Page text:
Robert Evon, the former owner of the Port City Music Hall in downtown Portland, pleaded guilty Tuesday in federal court in Syracuse, N.Y., for his role in shipping 78 kilograms of cocaine from Los Angeles to Vermont in what authorities have called “an international drug smuggling operation.”
Evon, 35, of Portland, pleaded guilty before Judge Glenn Suddaby in U.S. District Court in the Northern District of New York to a single count of conspiracy to distribute the cocaine, which a spokesman for the federal Drug Enforcement Administration said has a local street value of roughly $2.7 million.
Evon arranged to have two soda vending machines filled in Los Angeles with 78 kilograms of cocaine and delivered to a warehouse in Elizabeth, N.J. He then had a co-conspirator, Kenneth Irving of South Portland, rent a box truck between Feb. 21 and Feb. 22, 2012, and drive the soda vending machines to a rented storage facility in White River Junction, Vt., according to court records filed Tuesday.
Irving, whom Evon agreed to pay $5,000 for his help, then called a contact in Albany, N.Y., to meet him at the Vermont storage facility, where Irving gave him six large duffel bags from inside the vending machines that were filled with cocaine. Unbeknown to Irving, his contact was an undercover DEA agent, court records state.
“The evidence appears to show that the Defendant was involved in a conspiracy involving importation of approximately seventy-seven (77) kilograms of cocaine through several states including California, New Jersey and Vermont, and Canada. The Government indicates that Defendant has ties to an international drug smuggling operation,” U.S. Magistrate Judge Therese Wiley Dancks wrote in a court filing in September. Documents filed Tuesday updated the weight of the cocaine to 78 kilograms.
Irving pleaded guilty to a drug conspiracy charge identical to the one against Evon in the Syracuse, N.Y., court on May 29. Tuesday was the first time the two men were publicly identified in court records as co-conspirators.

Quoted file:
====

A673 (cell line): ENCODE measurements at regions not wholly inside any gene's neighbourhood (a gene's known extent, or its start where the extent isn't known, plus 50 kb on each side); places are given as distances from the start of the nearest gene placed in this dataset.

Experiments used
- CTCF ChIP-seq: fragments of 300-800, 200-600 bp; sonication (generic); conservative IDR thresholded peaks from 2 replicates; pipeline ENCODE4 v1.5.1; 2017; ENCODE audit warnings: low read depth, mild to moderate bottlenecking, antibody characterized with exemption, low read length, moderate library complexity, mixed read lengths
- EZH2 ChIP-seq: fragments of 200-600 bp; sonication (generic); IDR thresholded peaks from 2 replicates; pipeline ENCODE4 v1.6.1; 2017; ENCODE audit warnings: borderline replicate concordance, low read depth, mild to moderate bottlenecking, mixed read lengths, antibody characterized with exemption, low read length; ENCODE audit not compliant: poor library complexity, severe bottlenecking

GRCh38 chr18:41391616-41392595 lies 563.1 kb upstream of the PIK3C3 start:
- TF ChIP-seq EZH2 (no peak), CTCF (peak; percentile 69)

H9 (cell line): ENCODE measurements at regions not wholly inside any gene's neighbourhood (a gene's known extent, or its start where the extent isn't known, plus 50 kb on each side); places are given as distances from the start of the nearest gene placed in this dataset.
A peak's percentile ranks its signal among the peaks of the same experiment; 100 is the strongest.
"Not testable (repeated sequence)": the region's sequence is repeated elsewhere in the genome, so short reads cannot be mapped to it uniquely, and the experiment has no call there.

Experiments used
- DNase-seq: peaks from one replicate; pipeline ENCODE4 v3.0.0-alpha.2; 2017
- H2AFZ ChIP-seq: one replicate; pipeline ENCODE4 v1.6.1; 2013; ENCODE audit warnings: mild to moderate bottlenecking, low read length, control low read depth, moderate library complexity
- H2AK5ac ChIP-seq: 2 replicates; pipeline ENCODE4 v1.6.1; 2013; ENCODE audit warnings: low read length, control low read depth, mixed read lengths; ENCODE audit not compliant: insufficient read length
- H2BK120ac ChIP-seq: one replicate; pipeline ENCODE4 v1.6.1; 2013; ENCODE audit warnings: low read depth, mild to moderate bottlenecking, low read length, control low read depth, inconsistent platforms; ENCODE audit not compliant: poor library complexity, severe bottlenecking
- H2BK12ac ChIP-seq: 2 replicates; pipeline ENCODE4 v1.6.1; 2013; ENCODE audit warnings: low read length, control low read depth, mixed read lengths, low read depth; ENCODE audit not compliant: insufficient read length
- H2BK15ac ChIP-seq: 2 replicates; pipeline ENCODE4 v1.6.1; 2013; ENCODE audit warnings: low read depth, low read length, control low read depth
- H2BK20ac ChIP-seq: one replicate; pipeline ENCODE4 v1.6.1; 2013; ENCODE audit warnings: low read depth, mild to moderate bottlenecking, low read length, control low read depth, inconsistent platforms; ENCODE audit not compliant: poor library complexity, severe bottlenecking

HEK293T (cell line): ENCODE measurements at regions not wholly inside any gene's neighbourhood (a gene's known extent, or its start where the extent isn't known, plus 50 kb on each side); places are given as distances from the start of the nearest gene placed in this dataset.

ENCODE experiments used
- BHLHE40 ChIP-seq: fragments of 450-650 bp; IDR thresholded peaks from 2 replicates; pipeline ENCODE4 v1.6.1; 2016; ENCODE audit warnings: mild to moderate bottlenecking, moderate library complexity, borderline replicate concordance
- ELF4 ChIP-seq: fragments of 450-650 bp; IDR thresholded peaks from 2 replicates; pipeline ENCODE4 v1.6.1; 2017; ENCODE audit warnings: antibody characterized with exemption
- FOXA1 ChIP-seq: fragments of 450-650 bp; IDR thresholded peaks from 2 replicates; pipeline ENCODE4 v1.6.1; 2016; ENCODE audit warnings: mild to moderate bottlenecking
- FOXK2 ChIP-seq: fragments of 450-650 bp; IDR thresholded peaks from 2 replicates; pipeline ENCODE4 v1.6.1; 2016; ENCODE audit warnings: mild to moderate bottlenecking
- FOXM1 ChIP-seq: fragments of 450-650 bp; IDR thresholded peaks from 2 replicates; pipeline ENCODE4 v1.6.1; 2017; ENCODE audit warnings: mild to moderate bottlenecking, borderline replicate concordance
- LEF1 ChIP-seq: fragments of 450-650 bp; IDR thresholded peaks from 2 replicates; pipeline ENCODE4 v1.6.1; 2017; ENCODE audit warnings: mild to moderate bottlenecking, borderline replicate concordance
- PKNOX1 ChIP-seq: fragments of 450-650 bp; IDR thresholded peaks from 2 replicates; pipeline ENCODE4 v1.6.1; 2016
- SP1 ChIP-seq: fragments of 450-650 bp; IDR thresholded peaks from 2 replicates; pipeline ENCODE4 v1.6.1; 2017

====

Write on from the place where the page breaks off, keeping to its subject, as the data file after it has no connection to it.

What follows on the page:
Both Evon and Irving face a minimum mandatory sentence of 10 years in federal prison and up to life imprisonment. Evon is scheduled for sentencing on April 4. Irving’s sentencing is set for Feb. 7.
Evon lived in Portland prior to his arrest on July 31 and ran the nightclub in Portland until he sold the business earlier this year, but he was never accused of any cocaine smuggling in Maine in connection with the case.
As part of a plea deal, Evon agreed to forfeit the house he and his wife, Lesley Evon, own at 374 Spring St. in Portland. The house has an assessed value of $575,000, according to Portland city records.
Lesley Evon and her attorney, Peter Rodway of Portland, also signed the agreement last month to forfeit the house, according to court documents filed Tuesday.
Evon owned the Port City Music Hall for years before selling its assets this year to the company that owns the nearby State Theatre in downtown Portland. Evon no longer has any connection to the nightclub at 504 Congress St.
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